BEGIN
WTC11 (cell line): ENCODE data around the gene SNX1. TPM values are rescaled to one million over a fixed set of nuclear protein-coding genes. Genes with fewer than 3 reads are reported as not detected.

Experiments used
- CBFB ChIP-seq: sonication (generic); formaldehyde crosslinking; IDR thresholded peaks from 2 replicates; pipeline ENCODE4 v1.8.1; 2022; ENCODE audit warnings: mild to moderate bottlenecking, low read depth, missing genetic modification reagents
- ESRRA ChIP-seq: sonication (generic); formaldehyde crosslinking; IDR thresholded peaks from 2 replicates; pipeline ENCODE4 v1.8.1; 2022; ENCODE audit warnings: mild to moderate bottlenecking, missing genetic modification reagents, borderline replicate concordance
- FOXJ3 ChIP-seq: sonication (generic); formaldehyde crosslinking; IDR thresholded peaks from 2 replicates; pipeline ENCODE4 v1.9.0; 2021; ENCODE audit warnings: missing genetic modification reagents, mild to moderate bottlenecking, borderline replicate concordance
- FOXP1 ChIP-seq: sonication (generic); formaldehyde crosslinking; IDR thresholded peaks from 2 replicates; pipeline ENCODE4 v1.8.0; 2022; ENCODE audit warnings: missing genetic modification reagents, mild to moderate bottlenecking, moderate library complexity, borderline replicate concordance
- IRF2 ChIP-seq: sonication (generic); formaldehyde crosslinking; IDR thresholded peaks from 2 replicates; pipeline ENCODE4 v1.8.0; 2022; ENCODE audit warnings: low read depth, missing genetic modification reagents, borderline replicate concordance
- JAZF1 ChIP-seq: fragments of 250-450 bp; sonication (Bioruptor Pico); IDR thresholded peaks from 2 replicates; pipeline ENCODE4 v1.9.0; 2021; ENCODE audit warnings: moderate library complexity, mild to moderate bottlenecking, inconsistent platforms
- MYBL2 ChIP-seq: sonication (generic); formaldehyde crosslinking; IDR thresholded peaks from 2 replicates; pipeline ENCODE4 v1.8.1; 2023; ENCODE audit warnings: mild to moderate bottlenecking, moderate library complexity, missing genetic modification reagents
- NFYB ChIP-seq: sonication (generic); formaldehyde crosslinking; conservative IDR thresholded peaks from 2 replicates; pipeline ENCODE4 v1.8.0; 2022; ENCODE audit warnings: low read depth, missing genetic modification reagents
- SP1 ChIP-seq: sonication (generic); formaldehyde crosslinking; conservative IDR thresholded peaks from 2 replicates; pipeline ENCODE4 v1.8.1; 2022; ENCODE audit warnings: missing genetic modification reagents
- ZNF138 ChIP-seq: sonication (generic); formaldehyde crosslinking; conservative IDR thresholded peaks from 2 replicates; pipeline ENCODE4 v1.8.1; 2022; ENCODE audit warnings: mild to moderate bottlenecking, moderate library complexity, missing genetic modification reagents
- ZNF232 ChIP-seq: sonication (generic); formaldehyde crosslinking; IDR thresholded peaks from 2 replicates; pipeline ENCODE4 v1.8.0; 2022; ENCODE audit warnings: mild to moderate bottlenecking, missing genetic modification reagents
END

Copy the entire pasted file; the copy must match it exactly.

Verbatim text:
WTC11 (cell line): ENCODE data around the gene SNX1. TPM values are rescaled to one million over a fixed set of nuclear protein-coding genes. Genes with fewer than 3 reads are reported as not detected.

Experiments used
- CBFB ChIP-seq: sonication (generic); formaldehyde crosslinking; IDR thresholded peaks from 2 replicates; pipeline ENCODE4 v1.8.1; 2022; ENCODE audit warnings: mild to moderate bottlenecking, low read depth, missing genetic modification reagents
- ESRRA ChIP-seq: sonication (generic); formaldehyde crosslinking; IDR thresholded peaks from 2 replicates; pipeline ENCODE4 v1.8.1; 2022; ENCODE audit warnings: mild to moderate bottlenecking, missing genetic modification reagents, borderline replicate concordance
- FOXJ3 ChIP-seq: sonication (generic); formaldehyde crosslinking; IDR thresholded peaks from 2 replicates; pipeline ENCODE4 v1.9.0; 2021; ENCODE audit warnings: missing genetic modification reagents, mild to moderate bottlenecking, borderline replicate concordance
- FOXP1 ChIP-seq: sonication (generic); formaldehyde crosslinking; IDR thresholded peaks from 2 replicates; pipeline ENCODE4 v1.8.0; 2022; ENCODE audit warnings: missing genetic modification reagents, mild to moderate bottlenecking, moderate library complexity, borderline replicate concordance
- IRF2 ChIP-seq: sonication (generic); formaldehyde crosslinking; IDR thresholded peaks from 2 replicates; pipeline ENCODE4 v1.8.0; 2022; ENCODE audit warnings: low read depth, missing genetic modification reagents, borderline replicate concordance
- JAZF1 ChIP-seq: fragments of 250-450 bp; sonication (Bioruptor Pico); IDR thresholded peaks from 2 replicates; pipeline ENCODE4 v1.9.0; 2021; ENCODE audit warnings: moderate library complexity, mild to moderate bottlenecking, inconsistent platforms
- MYBL2 ChIP-seq: sonication (generic); formaldehyde crosslinking; IDR thresholded peaks from 2 replicates; pipeline ENCODE4 v1.8.1; 2023; ENCODE audit warnings: mild to moderate bottlenecking, moderate library complexity, missing genetic modification reagents
- NFYB ChIP-seq: sonication (generic); formaldehyde crosslinking; conservative IDR thresholded peaks from 2 replicates; pipeline ENCODE4 v1.8.0; 2022; ENCODE audit warnings: low read depth, missing genetic modification reagents
- SP1 ChIP-seq: sonication (generic); formaldehyde crosslinking; conservative IDR thresholded peaks from 2 replicates; pipeline ENCODE4 v1.8.1; 2022; ENCODE audit warnings: missing genetic modification reagents
- ZNF138 ChIP-seq: sonication (generic); formaldehyde crosslinking; conservative IDR thresholded peaks from 2 replicates; pipeline ENCODE4 v1.8.1; 2022; ENCODE audit warnings: mild to moderate bottlenecking, moderate library complexity, missing genetic modification reagents
- ZNF232 ChIP-seq: sonication (generic); formaldehyde crosslinking; IDR thresholded peaks from 2 replicates; pipeline ENCODE4 v1.8.0; 2022; ENCODE audit warnings: mild to moderate bottlenecking, missing genetic modification reagents